Both AT&T and Sprint insisted that the software is being used solely to improve wireless network performance while phone makers HTC and Samsung said they were integrating the software into their handsets only because their carrier customers were asking for it.

      T-Mobile said it uses Carrier IQ's software but described it as a diagnostic tool to troubleshoot device and network performance. Apple said that while it has used Carrier IQ’s network diagnostic software in the past, it recently stopped supporting it and plans to remove it from its mobile devices in a future software update. 

      Google said it had no ffiliation with Carrier IQ and said that its Android operating system "is an open source effort and we do not control how carriers or OEMs customize their devices.”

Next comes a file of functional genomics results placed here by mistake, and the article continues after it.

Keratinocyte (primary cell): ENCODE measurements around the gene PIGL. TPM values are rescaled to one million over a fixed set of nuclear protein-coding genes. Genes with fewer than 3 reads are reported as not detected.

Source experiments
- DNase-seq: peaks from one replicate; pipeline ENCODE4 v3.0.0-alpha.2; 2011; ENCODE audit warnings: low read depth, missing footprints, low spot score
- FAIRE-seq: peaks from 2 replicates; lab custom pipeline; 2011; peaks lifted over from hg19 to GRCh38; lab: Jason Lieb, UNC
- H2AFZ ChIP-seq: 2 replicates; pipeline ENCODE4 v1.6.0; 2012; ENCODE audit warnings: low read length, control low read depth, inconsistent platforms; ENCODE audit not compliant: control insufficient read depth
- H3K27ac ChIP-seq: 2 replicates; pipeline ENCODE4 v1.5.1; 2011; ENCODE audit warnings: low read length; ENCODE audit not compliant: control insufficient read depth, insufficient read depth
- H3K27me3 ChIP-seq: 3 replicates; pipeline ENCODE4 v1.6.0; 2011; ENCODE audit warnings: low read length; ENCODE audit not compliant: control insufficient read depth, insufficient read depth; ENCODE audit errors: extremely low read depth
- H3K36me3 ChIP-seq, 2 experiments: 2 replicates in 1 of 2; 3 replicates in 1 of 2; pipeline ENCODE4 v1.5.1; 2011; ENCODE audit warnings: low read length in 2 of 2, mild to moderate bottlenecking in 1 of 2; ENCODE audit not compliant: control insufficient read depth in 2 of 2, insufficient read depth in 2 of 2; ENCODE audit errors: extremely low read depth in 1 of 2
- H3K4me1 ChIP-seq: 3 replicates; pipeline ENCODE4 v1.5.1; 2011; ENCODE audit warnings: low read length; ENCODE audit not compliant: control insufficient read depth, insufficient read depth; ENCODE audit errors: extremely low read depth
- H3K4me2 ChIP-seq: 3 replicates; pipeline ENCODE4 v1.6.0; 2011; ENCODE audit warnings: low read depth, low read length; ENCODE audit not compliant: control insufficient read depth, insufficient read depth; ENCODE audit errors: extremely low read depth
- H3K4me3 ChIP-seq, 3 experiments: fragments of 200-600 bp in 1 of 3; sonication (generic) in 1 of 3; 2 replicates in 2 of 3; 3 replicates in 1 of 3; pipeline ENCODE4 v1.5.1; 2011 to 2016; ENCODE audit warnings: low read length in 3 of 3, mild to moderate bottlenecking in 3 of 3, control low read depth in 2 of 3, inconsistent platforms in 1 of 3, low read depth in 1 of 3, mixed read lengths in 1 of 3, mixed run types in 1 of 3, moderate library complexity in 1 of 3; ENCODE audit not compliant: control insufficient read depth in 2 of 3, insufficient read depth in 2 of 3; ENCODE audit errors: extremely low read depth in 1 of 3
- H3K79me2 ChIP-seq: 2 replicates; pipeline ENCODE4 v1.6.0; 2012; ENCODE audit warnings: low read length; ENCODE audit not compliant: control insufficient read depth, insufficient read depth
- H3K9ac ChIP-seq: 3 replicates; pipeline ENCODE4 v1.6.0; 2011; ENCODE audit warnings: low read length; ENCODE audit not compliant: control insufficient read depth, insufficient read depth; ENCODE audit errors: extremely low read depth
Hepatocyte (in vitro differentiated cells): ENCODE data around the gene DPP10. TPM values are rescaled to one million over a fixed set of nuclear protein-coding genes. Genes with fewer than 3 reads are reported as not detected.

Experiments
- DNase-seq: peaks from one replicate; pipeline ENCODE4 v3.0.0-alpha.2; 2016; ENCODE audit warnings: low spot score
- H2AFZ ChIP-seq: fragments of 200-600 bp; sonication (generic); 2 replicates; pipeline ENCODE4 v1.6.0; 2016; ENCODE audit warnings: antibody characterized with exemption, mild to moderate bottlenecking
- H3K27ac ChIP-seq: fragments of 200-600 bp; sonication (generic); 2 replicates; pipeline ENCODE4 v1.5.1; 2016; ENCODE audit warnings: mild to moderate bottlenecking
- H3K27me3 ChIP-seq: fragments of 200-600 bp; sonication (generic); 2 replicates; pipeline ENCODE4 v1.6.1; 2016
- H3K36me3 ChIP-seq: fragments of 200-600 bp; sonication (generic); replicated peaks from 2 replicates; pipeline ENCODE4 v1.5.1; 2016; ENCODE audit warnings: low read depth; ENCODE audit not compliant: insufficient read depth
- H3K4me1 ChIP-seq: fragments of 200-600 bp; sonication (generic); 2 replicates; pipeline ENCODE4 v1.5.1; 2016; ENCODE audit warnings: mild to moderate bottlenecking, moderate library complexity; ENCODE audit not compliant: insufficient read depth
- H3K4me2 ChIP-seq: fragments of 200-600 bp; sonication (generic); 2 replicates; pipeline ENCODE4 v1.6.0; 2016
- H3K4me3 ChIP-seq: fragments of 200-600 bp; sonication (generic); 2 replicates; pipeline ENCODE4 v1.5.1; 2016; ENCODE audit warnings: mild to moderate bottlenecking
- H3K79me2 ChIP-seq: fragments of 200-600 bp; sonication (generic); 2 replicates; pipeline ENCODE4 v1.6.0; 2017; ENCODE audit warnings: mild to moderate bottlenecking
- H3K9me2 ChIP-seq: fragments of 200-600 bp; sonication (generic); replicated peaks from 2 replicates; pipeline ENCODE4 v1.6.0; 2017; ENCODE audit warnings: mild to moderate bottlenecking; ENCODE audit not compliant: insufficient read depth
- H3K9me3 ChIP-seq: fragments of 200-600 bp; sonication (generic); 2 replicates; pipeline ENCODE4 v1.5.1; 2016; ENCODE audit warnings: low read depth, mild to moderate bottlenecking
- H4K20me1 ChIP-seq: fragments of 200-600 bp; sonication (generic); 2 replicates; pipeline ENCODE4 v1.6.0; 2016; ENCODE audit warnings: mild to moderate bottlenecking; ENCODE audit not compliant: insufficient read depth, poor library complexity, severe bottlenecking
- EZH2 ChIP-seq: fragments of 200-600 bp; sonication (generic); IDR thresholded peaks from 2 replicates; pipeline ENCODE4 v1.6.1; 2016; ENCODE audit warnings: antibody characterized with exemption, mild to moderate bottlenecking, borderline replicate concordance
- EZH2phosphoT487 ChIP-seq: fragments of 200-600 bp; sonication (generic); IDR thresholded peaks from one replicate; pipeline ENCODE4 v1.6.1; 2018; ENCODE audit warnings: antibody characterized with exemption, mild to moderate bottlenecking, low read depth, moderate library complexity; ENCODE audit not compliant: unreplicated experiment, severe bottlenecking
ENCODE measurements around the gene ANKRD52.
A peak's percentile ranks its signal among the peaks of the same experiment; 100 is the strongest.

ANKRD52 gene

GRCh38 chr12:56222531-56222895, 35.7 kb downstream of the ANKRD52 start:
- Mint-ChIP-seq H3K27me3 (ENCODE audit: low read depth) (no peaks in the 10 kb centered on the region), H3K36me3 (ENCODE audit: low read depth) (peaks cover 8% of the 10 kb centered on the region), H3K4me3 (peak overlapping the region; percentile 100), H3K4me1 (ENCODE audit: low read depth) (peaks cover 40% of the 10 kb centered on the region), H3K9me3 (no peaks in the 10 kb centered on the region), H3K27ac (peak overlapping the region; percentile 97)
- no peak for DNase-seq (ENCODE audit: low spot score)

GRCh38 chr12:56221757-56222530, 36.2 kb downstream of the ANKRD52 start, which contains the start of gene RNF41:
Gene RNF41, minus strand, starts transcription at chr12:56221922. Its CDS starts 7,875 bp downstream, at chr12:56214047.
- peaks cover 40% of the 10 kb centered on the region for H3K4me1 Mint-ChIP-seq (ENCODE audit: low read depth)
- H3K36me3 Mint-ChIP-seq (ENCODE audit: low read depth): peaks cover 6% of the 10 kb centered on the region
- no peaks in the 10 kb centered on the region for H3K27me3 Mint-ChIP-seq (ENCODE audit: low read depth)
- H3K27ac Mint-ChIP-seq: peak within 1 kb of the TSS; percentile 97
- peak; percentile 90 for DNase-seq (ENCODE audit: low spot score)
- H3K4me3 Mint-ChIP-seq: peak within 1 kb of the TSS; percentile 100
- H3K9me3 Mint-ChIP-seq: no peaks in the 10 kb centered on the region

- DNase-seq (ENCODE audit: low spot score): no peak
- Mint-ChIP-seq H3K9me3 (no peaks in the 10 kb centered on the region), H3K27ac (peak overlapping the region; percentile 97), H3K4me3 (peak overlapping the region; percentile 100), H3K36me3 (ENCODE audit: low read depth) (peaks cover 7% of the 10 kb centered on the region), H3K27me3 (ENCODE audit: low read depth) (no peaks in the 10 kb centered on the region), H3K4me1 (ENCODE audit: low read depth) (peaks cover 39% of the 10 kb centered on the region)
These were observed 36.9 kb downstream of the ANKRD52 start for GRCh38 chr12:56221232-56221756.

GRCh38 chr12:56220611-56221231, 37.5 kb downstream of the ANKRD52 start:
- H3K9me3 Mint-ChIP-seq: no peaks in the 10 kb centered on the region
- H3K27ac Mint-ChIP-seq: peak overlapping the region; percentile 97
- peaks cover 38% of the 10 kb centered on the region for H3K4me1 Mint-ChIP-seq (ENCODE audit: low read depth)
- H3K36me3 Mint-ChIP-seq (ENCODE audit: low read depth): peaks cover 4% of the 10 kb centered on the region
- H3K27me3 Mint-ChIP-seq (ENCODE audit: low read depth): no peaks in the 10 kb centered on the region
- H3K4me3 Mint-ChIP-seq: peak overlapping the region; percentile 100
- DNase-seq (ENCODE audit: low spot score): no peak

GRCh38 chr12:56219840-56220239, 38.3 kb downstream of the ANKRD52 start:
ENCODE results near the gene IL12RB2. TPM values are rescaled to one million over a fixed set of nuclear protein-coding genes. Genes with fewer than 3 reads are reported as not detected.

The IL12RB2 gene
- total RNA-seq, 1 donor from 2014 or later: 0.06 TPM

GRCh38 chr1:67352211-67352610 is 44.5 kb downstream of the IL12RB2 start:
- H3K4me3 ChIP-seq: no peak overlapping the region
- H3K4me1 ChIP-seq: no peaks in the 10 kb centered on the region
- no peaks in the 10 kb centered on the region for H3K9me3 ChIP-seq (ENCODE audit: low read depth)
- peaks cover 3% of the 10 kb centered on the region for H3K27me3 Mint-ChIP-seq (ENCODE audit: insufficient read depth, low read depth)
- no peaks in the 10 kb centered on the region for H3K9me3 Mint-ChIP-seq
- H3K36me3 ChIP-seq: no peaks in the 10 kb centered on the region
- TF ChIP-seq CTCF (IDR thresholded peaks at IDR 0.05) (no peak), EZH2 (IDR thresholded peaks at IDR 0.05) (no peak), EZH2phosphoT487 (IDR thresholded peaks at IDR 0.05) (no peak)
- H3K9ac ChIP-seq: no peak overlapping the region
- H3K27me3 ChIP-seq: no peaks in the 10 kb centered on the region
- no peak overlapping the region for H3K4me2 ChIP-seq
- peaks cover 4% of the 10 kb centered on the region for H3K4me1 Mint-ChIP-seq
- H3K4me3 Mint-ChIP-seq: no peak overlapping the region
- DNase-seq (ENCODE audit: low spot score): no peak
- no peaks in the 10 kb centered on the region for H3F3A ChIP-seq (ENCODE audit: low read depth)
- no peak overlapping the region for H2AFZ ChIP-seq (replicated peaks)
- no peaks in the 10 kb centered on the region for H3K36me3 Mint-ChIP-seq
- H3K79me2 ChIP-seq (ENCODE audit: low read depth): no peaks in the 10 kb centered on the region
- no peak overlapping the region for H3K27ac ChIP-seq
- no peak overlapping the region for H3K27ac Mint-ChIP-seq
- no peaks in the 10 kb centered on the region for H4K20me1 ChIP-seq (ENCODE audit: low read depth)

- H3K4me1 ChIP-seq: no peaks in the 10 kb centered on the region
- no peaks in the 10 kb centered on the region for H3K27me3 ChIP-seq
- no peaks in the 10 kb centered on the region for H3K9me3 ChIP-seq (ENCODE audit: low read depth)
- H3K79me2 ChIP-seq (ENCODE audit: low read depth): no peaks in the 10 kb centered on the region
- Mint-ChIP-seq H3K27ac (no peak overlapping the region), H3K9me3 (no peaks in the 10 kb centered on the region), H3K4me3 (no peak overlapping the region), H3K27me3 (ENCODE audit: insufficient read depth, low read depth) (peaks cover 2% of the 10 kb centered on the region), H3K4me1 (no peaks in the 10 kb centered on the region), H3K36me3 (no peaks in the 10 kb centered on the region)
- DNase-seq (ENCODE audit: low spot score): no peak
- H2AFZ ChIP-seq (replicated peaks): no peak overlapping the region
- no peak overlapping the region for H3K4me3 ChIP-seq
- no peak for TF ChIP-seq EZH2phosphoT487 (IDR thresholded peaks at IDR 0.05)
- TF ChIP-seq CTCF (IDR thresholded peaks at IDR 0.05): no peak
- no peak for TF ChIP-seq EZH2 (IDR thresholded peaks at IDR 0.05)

Lot of questions

      "This news underscores the need for Congress to act swiftly to protect the location information and private, sensitive information of consumers. But right now, Carrier IQ has a lot of questions to answer,” Franken said.

      In a letter to Carrier IQ President and CEO Larry Lenhart, Franken asked Lenhart to explain exactly what information the software records, whether that information is transmitted to Carrier IQ or to other companies, and whether that information is shared with any third party, among other things.  He also asked if Carrier IQ would allow users to stop this tracking.

      Earlier this year, Franken introduced the Location Privacy Protection Act, which would require companies like Connect IQ to obtain the explicit permission of customers before tracking their location information or sharing that information with third parties. The legislation has already garnered significant support in the Senate and from prominent privacy and consumer protection advocates.


      Free Press Internet Campaign Director Josh Levy called it "outrageous that an American company is monitoring the use of our phones with spying technologies that you'd expect to see in China, not the U.S."